Observer on Saturday - - Analysis & Opinion - With: Sihle Nkosi

e are fac­ing un­prece­dented chal­lenges – so­cial, eco­nomic and en­vi­ron­men­tal – driven by ac­cel­er­at­ing glob­al­i­sa­tion and a faster rate of tech­no­log­i­cal de­vel­op­ments.

At the same time, those forces are pro­vid­ing us with myr­iad new op­por­tu­ni­ties for hu­man ad­vance­ment. The fu­ture is un­cer­tain and we can­not pre­dict it; but we need to be open and ready for it. The chil­dren en­ter­ing ed­u­ca­tion in 2018 will be young adults in 2030. Schools can prepare them for jobs that have not yet been cre­ated, for tech­nolo­gies that have not yet been in­vented, to solve prob­lems that have not yet been an­tic­i­pated. It will be a shared re­spon­si­bil­ity to seize op­por­tu­ni­ties and find so­lu­tions.

To nav­i­gate through such un­cer­tainty, pupils will need to de­velop cu­rios­ity, imag­i­na­tion, re­silience and self-reg­u­la­tion; they will need to re­spect and ap­pre­ci­ate the ideas, per­spec­tives and values of oth­ers; and they will need to cope with fail­ure and re­jec­tion, and to move forward in the face of ad­ver­sity. Their mo­ti­va­tion will be more than get­ting a good job and a high in­come; they will also need to care about the well-be­ing of their friends and fam­i­lies, their com­mu­ni­ties and the planet.

Chil­dren en­ter­ing school in 2018 will need to aban­don the no­tion that re­sources are lim­it­less and are there to be ex­ploited; they will need to value com­mon pros­per­ity, sus­tain­abil­ity and well-be­ing. They will need to be re­spon­si­ble and em­pow­ered, plac­ing col­lab­o­ra­tion above divi­sion, and sus­tain­abil­ity above short-term gain. In the face of an in­creas­ingly volatile, un­cer­tain, com­plex and am­bigu­ous world, ed­u­ca­tion can make the dif­fer­ence as to whether peo­ple em­brace the chal­lenges they are con­fronted with or whether they are de­feated by them. And in an era char­ac­terised by a new ex­plo­sion of sci­en­tific knowl­edge and a grow­ing ar­ray of com­plex so­ci­etal prob­lems, it is ap­pro­pri­ate that cur­ric­ula should con­tinue to evolve, per­haps in rad­i­cal ways.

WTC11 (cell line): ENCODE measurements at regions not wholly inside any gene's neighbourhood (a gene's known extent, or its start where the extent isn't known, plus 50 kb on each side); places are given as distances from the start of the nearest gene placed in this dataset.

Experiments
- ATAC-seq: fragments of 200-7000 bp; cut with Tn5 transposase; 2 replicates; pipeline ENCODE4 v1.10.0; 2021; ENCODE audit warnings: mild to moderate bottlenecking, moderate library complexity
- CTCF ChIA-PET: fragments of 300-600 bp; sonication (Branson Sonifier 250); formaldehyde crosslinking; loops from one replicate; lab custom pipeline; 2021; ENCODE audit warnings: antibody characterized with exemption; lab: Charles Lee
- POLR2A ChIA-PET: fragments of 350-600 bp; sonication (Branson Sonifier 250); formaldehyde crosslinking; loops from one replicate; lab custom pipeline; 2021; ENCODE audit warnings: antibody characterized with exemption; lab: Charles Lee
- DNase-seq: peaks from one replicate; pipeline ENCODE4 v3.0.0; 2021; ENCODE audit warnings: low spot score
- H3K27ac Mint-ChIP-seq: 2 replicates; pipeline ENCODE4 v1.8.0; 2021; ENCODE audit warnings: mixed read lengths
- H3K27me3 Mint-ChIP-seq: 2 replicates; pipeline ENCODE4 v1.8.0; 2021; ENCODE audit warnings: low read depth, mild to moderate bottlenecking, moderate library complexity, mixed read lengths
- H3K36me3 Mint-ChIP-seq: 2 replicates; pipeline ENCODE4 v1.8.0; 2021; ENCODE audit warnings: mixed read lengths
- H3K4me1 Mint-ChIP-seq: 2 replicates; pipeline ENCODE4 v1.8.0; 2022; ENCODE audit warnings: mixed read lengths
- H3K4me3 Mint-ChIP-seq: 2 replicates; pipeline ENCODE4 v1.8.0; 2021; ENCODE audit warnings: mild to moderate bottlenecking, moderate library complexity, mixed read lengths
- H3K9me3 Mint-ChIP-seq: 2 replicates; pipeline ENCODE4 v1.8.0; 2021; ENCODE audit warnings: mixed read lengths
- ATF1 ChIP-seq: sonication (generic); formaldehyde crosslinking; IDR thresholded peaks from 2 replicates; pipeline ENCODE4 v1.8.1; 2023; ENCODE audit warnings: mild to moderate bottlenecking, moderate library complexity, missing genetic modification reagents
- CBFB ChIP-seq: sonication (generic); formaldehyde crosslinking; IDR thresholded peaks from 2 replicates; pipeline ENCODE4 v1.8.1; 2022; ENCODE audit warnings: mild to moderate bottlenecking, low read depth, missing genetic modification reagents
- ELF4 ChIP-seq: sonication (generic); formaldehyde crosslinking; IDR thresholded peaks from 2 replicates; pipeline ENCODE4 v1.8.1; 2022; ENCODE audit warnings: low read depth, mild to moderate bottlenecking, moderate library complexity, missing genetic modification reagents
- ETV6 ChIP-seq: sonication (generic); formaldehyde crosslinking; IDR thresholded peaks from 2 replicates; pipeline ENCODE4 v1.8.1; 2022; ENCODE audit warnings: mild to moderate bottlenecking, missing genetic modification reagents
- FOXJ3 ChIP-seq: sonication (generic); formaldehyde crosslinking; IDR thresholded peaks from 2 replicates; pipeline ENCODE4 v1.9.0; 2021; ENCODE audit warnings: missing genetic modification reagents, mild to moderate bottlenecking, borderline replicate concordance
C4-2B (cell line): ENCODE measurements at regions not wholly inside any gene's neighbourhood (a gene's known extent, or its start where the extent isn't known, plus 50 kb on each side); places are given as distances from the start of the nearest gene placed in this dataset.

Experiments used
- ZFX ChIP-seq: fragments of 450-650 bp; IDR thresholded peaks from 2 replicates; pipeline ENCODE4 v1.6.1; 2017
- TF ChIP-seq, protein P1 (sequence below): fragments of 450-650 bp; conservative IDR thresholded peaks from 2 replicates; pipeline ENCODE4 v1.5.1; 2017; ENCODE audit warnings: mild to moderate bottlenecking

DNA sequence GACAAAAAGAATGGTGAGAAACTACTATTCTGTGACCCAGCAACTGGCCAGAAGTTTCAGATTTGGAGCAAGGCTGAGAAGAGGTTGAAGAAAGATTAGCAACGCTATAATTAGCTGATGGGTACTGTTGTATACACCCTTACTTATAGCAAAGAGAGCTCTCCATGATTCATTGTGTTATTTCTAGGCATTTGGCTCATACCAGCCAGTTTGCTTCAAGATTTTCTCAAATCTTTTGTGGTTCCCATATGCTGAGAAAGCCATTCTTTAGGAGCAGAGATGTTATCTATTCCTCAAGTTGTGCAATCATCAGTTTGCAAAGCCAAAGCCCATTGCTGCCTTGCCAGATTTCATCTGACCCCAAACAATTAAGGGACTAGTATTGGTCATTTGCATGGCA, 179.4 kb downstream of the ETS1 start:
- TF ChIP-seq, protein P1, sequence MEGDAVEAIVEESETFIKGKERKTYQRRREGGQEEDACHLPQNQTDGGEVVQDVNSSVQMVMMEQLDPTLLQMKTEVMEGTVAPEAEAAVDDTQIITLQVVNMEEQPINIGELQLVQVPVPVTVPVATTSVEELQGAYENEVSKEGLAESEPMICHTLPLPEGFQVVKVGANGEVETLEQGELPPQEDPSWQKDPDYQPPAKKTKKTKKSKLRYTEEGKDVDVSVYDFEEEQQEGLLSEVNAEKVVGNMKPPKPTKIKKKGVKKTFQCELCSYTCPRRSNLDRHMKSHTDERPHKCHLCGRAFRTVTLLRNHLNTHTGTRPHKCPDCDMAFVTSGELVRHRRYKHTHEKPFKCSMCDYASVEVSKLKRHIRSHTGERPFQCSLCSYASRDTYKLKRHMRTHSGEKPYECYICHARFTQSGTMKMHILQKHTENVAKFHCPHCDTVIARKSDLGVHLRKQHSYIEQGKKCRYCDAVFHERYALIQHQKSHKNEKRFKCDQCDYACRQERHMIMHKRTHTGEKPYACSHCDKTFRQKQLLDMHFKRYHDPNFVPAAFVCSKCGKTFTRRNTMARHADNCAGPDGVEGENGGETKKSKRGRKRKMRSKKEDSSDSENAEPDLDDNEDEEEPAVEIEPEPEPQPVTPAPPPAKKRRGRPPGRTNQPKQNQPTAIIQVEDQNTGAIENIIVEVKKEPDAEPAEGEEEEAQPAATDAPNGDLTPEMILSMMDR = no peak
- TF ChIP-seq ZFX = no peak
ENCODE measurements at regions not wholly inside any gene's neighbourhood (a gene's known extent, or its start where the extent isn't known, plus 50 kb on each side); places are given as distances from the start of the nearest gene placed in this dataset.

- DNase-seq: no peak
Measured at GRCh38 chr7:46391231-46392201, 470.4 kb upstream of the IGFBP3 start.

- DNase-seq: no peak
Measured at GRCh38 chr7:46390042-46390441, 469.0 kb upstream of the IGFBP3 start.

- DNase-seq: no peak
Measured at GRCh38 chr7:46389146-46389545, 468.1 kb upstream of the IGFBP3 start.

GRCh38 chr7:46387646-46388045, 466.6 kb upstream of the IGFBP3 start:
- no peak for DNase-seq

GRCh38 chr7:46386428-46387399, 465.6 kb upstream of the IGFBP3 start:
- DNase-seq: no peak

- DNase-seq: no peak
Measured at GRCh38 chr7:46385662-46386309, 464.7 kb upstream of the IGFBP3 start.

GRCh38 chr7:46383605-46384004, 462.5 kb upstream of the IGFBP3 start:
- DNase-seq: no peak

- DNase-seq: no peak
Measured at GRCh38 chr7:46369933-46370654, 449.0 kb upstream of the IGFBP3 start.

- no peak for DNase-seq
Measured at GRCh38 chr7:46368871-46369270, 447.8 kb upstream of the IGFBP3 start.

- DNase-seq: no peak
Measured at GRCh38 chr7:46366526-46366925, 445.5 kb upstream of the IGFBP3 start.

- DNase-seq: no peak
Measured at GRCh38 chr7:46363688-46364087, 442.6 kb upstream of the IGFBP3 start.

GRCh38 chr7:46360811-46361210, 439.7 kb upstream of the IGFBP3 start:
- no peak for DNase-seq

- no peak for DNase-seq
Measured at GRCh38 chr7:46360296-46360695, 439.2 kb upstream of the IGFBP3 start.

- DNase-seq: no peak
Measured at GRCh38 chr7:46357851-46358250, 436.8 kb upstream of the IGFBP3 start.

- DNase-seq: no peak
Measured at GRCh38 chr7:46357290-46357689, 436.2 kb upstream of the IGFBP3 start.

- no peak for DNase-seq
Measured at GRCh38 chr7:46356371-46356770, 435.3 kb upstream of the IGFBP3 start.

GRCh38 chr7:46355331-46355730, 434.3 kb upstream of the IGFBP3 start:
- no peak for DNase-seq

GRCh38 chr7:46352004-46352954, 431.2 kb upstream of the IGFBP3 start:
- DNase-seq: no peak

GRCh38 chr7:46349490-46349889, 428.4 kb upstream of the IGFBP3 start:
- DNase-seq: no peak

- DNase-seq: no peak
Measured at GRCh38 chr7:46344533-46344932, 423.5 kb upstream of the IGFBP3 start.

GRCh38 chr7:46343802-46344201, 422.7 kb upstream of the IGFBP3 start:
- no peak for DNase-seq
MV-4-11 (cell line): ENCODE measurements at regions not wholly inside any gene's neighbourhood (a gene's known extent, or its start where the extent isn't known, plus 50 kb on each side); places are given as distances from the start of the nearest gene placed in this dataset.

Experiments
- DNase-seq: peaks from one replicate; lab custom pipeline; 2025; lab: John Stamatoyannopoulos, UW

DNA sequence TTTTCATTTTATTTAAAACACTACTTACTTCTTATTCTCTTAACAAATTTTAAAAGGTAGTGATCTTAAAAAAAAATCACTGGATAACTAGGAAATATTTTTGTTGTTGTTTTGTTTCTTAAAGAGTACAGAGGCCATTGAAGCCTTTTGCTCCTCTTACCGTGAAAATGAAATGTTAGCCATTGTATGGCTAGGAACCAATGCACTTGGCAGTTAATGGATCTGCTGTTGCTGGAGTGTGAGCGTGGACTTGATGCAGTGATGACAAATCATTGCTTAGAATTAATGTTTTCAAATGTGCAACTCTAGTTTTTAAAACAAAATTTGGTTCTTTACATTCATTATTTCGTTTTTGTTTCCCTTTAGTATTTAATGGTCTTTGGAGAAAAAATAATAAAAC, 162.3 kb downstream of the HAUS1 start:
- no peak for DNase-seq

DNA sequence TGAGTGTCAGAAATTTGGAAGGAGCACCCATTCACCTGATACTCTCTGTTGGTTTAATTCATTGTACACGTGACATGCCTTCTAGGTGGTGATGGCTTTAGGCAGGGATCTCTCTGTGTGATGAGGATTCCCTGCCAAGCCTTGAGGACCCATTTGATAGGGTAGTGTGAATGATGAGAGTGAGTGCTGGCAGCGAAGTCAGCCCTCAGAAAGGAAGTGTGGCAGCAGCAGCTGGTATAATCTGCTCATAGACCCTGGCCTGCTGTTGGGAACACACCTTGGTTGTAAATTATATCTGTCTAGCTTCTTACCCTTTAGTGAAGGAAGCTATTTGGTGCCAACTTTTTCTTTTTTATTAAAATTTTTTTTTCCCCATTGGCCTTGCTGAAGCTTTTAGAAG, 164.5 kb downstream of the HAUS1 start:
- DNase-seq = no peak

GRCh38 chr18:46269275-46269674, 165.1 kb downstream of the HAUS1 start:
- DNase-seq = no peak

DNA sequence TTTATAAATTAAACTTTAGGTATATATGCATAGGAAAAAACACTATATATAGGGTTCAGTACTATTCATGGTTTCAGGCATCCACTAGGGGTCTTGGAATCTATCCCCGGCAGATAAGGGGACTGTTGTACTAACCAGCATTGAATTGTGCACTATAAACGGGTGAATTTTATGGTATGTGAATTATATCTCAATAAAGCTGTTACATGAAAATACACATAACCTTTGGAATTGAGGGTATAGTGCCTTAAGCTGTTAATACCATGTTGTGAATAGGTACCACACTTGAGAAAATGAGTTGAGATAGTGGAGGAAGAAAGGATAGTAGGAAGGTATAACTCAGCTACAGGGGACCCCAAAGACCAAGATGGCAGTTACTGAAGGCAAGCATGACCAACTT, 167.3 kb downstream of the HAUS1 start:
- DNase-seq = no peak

WNeed for Need new for so­lu­tions new so­lu­tions for a rapidly chang­ing for world a rapidly chang­ing world

So­ci­eties are chang­ing rapidly and pro­foundly. A sec­oSned­c­cohnadll­cehna­gleleis­nge­ceoin­soem­coicn:omic

Sci­en­tific knowl­edge is cre­at­ing new op­por­tu­ni­ties and so­lu­tions that can en­rich our lives, while at the same time fu­elling dis­rup­tive waves of change in ev­ery sec­tor. Un­prece­dented in­no­va­tion in sci­ence and tech­nol­ogy, es­pe­cially in bio-tech­nol­ogy and ar­ti­fi­cial in­tel­li­gence, is raising fun­da­men­tal ques­tions about what it is to be hu­man. It is time to cre­ate new eco­nomic, so­cial and in­sti­tu­tional mod­els that pur­sue bet­ter lives for all.

Fi­nan­cial in­ter­de­pen­dence at lo­cal, na­tional and re­gional lev­els has cre­ated global value chains and a shared econ­omy, but also per­va­sive un­cer­tainty and ex­po­sure to eco­nomic risk and crises. Data is be­ing cre­ated, used and shared on a vast scale, hold­ing out the prom­ise of ex­pan­sion, growth and im­proved ef­fi­ciency while pos­ing new prob­lems of cy­ber se­cu­rity and pri­vacy pro­tec­tion.

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